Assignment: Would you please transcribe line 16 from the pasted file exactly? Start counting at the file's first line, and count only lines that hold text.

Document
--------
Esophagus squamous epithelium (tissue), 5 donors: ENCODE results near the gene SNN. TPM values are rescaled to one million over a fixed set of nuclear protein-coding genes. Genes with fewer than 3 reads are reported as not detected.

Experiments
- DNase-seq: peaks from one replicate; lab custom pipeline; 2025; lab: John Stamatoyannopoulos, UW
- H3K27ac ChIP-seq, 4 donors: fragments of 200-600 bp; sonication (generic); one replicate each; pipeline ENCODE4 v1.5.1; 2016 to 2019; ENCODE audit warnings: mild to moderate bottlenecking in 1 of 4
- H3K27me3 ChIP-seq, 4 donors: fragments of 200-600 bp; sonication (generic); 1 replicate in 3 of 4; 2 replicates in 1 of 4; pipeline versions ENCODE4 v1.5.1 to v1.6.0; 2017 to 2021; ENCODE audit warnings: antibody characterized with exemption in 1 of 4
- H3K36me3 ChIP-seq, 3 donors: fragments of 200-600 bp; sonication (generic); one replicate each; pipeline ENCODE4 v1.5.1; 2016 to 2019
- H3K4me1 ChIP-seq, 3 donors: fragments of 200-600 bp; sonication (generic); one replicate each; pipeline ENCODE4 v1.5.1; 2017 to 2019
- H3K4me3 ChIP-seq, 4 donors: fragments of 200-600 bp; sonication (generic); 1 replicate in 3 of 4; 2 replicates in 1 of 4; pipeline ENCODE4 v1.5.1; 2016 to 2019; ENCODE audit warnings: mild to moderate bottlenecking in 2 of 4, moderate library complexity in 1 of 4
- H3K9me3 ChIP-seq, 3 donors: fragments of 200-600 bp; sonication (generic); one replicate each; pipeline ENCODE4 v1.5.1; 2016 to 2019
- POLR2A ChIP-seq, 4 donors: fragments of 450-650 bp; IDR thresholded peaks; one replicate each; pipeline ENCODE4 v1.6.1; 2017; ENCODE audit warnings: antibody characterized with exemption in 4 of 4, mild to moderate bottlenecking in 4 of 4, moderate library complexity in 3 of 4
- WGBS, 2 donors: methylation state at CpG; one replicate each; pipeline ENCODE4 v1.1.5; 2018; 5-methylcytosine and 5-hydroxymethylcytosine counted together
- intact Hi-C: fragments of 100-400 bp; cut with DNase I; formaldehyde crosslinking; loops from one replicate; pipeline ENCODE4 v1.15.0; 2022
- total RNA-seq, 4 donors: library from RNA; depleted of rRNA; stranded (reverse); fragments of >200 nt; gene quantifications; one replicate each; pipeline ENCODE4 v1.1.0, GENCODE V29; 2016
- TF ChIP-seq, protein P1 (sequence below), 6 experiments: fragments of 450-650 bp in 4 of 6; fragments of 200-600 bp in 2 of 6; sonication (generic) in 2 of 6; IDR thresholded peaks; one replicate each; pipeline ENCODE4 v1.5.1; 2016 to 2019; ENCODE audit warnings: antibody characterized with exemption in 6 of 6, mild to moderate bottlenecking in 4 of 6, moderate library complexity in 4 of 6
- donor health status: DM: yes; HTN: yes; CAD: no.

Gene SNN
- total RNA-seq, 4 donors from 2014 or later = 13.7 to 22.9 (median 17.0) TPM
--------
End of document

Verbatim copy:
Gene SNN